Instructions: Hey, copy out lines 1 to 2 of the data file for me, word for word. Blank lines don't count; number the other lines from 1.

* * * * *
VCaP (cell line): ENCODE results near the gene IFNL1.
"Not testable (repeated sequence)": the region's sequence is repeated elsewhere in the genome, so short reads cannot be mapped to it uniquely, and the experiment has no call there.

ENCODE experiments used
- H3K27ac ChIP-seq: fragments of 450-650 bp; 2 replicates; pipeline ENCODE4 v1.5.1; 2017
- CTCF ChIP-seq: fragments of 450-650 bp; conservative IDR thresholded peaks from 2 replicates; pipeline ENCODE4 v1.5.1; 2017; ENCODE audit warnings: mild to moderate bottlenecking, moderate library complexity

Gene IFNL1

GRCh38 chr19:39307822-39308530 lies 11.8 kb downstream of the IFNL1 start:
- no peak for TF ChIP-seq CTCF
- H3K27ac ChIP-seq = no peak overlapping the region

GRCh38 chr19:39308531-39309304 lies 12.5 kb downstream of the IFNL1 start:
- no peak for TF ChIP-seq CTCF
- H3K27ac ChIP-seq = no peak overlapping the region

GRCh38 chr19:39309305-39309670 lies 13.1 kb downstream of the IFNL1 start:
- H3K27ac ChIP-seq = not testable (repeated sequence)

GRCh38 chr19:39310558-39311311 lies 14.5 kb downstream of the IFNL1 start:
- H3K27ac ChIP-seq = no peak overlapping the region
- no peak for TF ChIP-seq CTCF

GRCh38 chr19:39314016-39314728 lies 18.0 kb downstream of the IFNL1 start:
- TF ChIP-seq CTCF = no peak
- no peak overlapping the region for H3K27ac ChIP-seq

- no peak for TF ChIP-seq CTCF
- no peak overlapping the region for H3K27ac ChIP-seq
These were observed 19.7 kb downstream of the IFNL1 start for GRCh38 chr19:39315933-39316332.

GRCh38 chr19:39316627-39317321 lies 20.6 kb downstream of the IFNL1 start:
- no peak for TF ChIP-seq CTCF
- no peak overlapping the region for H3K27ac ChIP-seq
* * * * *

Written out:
VCaP (cell line): ENCODE results near the gene IFNL1.
"Not testable (repeated sequence)": the region's sequence is repeated elsewhere in the genome, so short reads cannot be mapped to it uniquely, and the experiment has no call there.